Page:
Brooks cites both his ability to hit 15-foot jump-shots and to move the basketball as two prime ways he improved on the hardwood, but feels some of his mental strides may have been most valuable.
“The biggest thing I learned from it is just how the game looks so much different when you’re older and you’re more experienced . . . I see it as more of just like, ‘Oh, that’s not a play. If this doesn’t happen, this might happen.’ It’s more of a read now. So, that’s good,” Brooks said. “I’ve gotten a chance to get closer with the coaches, to really understand what they want from each and every player on the team. [I learned about] just how I can help to really make each individual player better in any way possible. So, I believe learning how to really sit back and listen [was helpful].”
The latter part of that statement should be music to the ears of Miami coaches and fans alike, given Larrañaga’s praise of the redshirt senior-to-be.
Larrañaga also saw Brooks develop in other ways during this past season, specifically on the offensive end, which is where he feels transfers can make major strides during their off year, and with his body.
“He worked on his free throws, he worked on his back-to-the-basket game and he worked on his shot,” Larrañaga said. “He worked on his body so he’s stronger, more mobile and quicker laterally. Just every part of his fundamental game improved during the sit-out year.”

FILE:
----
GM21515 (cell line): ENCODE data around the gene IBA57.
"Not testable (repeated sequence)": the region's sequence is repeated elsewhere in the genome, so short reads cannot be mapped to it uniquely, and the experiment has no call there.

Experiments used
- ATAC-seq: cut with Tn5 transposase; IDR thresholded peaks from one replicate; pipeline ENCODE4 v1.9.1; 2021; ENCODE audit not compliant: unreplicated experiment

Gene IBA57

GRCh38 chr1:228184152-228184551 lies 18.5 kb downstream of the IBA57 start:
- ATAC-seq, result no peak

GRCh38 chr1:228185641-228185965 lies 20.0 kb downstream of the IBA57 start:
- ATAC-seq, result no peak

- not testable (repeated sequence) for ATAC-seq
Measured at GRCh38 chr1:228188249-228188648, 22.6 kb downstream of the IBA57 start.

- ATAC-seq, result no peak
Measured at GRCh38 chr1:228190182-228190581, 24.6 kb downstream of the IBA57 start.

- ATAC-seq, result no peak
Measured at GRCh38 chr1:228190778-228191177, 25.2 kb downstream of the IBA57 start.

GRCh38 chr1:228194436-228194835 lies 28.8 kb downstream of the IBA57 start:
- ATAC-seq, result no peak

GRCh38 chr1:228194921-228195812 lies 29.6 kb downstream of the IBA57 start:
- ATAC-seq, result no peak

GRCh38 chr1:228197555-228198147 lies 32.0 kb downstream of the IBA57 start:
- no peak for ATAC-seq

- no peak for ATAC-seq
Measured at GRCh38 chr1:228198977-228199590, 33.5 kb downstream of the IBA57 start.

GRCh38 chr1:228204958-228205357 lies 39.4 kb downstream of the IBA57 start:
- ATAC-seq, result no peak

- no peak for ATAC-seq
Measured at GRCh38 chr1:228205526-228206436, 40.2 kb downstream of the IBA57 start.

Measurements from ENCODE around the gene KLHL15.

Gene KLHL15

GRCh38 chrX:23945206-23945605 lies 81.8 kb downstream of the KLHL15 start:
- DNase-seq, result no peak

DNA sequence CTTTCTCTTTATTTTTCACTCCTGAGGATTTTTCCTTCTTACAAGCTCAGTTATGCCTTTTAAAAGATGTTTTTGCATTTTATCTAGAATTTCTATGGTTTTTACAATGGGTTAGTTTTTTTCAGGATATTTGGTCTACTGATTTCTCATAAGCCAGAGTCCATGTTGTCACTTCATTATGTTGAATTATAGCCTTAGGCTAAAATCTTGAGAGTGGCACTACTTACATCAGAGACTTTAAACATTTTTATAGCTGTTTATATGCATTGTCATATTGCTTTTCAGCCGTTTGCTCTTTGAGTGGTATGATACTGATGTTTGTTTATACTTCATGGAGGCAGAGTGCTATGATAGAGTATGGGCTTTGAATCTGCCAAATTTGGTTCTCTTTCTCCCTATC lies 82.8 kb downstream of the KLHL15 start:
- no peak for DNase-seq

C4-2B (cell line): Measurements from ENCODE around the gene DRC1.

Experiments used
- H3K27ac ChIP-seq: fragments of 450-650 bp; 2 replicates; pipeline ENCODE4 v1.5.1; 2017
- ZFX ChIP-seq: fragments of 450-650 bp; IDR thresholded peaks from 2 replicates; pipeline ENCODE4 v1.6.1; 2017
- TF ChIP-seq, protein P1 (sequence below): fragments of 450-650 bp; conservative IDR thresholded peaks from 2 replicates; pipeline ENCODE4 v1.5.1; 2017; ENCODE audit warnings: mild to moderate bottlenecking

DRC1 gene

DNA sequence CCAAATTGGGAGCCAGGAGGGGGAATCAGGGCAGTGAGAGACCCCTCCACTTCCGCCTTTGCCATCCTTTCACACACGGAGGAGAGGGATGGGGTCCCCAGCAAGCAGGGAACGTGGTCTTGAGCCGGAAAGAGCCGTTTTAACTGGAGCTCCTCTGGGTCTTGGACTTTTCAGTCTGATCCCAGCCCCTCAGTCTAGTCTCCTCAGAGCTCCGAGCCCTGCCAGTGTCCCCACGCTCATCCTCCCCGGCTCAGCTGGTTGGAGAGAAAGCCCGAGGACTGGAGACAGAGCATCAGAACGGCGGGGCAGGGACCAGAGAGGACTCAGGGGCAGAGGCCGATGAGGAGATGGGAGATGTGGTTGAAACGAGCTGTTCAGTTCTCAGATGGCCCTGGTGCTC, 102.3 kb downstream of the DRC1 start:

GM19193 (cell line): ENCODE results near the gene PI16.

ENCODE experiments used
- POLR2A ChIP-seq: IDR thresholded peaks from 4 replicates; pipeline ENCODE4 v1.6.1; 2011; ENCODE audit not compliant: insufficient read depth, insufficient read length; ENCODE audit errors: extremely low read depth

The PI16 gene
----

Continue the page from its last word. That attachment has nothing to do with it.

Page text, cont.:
Larrañaga, who has had great success with transfers during his tenure at Miami, feels the year off can be quite beneficial to players in another way, too.
“The greatest advantage is someone who is older, who has sat out and has developed his game, physically, mentally and emotionally, has more experience than the guy he’s going against,” Larrañaga shared. “And if he’s smart, he can take advantage of that.”
While improving for next year, Brooks also helped the Hurricanes during the 2019-20 campaign, especially after joining the scout team when he was fully healthy.
Larrañaga felt Brooks’ upped the intensity level in practice, while his physicality helped the team’s post players. In addition, Brooks used that time to show his on-court mentality to his teammates.
“I just try to be most dominant person on the court and show them that you shouldn’t take a day off,” Brooks shared. “If you’re going to be dominant one day, you got to be dominant the next and the next and the next, no matter how much it takes out of you. That’s what you’re here for, you’re here to be the best you.
“That’s what makes the okay teams good, the good teams great and the great teams [win] the championship,” Brooks added.
An added benefit for integrating sit-out transfers into the rotation once eligible, according to Larrañaga, is that, unlike freshmen and graduate transfers, they already have chemistry with their teammates.
Brooks, who hopes to show he can play at the “highest level of basketball” next season, is anxious to join that rotation and take the floor with the Hurricanes in the fall.
“I just can’t wait to play with my team. I’ve been sitting out a long time, I’ve been waiting for what feels like a century,” Brooks said. “I’m just ready to start [competing] with my team, let them know that I’m here for them just as much as they’re here for me and just try to win some basketball [games].”